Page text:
12/14/04 — The Individuals with Disabilities Education Improvement Act of 2004, signed into law by President Bush on Dec. 3, includes many significant improvements to the special education program.
“Final passage of this important legislation culminates nearly three years of efforts by NSBA’s advocacy staff — along with local school board members, state school boards associations, and school attorneys — to secure a more balanced approach to meeting the educational needs of the 6.7 million students with disabilities,” says Reggie Felton, director of federal relations at NSBA.
“The new law will result in significant improvements for school boards, school staff, parents, and students with disabilities,” Felton says. “NSBA is pleased with the strong congressional support for our recommendations, and welcomes this new law that substantially shifts the focus from one of compliance to one of education outcomes for all students.”
Following is a quick reference guide to some of the key provisions in the new law.
These provisions are changes from the current law:
• Complainants must give notice of all issues before the hearing or the complainant risks not having the issue addressed during the hearing.
• There must be a meeting within 15 days with the complainant to resolve complaints before a due process hearing.
• There must be options for mediation conducted by a qualified and impartial mediator (to be paid for by the state).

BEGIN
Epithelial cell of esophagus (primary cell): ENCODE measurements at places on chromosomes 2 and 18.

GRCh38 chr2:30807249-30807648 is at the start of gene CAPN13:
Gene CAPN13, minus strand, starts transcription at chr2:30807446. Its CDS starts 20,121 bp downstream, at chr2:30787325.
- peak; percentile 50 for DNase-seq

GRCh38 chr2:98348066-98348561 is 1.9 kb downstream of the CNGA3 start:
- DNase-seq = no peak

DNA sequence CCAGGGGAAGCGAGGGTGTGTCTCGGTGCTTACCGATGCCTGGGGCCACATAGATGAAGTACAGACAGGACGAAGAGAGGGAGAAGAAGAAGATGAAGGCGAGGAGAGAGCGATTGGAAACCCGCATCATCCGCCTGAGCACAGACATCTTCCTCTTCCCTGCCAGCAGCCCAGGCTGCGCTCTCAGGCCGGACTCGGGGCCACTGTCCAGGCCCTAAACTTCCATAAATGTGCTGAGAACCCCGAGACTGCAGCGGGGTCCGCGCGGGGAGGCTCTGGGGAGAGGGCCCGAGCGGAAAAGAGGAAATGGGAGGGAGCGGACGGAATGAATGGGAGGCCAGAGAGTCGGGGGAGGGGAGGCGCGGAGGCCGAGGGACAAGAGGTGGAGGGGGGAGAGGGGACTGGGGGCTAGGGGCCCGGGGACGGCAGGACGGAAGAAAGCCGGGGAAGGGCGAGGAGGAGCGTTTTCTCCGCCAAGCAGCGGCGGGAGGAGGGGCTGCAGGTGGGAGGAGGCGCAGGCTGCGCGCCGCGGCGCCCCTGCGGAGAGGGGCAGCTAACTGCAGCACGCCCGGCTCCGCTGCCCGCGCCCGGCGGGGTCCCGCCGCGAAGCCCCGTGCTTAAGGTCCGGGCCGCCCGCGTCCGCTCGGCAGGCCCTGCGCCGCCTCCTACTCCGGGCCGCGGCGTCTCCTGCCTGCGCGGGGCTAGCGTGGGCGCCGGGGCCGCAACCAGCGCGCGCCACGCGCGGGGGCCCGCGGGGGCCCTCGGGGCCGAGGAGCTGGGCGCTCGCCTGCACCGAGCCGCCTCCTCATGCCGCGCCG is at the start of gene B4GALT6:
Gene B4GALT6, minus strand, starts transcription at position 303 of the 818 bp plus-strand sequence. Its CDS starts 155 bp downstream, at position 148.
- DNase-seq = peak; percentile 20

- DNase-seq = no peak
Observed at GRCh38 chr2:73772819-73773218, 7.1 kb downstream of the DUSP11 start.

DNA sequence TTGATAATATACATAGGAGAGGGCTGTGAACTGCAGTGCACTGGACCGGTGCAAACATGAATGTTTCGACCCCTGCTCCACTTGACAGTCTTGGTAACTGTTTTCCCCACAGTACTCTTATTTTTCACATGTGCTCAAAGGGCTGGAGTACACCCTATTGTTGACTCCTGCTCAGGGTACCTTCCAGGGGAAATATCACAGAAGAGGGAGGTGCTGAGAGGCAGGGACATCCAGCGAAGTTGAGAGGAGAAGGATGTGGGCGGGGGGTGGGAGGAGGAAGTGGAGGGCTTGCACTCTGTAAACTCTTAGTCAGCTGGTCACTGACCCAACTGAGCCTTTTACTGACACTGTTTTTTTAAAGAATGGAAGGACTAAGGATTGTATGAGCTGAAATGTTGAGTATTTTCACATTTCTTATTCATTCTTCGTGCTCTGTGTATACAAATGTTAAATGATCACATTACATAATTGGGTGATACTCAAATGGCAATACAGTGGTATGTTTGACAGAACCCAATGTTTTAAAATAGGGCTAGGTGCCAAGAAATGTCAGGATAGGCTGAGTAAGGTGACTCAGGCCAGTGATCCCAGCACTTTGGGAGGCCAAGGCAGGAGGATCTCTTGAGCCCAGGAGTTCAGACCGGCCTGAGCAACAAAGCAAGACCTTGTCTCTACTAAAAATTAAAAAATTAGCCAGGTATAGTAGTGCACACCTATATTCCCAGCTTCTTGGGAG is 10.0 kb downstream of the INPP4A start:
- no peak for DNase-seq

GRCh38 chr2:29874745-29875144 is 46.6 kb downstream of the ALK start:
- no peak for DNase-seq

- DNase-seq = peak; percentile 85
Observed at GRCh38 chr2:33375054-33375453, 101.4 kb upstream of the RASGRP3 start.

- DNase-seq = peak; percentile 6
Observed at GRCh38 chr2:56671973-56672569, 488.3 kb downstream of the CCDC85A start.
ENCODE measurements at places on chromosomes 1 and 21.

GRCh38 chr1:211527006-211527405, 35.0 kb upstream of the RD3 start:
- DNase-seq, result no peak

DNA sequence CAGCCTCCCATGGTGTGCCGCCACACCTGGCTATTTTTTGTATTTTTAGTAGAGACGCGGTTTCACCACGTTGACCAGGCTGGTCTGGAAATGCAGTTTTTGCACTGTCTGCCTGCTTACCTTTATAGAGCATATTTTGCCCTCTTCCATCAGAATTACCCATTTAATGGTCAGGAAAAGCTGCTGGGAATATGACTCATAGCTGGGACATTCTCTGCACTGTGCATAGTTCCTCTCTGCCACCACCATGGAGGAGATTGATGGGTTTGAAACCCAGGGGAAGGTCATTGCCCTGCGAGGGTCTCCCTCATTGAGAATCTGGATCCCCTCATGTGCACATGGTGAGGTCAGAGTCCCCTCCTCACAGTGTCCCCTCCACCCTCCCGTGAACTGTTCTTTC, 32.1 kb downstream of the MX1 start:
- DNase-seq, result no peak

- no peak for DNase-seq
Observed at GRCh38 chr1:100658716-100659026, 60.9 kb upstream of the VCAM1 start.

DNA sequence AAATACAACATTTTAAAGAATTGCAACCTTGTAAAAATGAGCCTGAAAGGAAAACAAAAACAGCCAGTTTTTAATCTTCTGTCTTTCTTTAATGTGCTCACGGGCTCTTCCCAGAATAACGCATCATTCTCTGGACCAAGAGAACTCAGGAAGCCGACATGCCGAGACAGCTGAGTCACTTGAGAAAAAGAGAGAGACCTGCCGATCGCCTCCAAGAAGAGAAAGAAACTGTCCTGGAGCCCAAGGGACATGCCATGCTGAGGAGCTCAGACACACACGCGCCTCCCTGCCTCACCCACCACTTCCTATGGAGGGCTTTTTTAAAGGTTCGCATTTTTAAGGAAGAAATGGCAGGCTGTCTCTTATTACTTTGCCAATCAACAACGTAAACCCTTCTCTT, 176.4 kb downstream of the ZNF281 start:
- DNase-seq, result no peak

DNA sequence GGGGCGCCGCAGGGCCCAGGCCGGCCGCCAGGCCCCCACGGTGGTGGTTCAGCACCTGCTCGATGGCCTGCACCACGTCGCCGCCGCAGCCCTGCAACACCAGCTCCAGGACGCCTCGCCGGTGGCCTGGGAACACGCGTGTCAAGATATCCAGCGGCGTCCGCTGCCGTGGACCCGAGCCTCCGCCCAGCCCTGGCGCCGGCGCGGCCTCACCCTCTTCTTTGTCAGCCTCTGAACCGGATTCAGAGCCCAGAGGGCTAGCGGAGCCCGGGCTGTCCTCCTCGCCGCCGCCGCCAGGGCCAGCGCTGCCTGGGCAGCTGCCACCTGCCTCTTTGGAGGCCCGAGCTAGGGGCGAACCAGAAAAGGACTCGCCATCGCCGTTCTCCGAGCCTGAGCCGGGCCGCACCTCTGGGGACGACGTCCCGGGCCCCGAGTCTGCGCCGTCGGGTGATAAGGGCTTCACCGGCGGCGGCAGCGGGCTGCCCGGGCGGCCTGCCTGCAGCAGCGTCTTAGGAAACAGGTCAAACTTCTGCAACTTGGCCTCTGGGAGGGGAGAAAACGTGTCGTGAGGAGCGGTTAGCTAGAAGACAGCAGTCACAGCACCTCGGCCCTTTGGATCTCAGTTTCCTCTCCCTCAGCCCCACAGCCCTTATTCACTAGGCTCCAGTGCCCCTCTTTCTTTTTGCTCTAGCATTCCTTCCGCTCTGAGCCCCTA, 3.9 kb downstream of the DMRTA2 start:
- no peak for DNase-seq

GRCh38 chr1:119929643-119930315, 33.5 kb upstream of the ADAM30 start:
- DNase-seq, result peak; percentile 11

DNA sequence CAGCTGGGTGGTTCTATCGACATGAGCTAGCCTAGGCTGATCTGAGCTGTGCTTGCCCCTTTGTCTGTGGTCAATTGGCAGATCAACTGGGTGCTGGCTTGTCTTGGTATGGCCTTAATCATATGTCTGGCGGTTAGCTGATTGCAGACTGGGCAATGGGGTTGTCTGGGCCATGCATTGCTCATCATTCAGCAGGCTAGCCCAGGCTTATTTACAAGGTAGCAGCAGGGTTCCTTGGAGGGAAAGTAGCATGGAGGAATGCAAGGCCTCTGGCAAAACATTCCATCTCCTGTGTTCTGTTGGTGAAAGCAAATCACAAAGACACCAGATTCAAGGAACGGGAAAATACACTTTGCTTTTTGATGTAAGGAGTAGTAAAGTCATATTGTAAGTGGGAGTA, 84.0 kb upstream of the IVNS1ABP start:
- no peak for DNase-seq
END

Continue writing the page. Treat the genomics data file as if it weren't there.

• There must be an option to meet with a disinterested party to encourage the use of mediation and explain the benefits of the mediation process (to be paid for by the state).
• There are revised qualifications for hearing officers to ensure they possess content knowledge, are able to conduct a hearing, and do not have conflicts of interest.
• Decisions by hearing officials based only on procedural errors are eliminated, unless the procedural errors adversely affected the implementation of the individualized education program (IEP).
• Decisions on whether to have a hearing must be made on the basis of whether the school district provides a free appropriate public education.
• There is a statute of limitations of two years regarding complaints.
• Only one copy of the procedural rights needs to be provided annually, except (1) upon initial referral or parental request for evaluation, (2) upon the first occurrence of the filing of a complaint, and (3) upon request of the parent.
• Any discussions occurring during the mediation process must be considered confidential and cannot be used as evidence in any subsequent due process hearing or civil proceeding.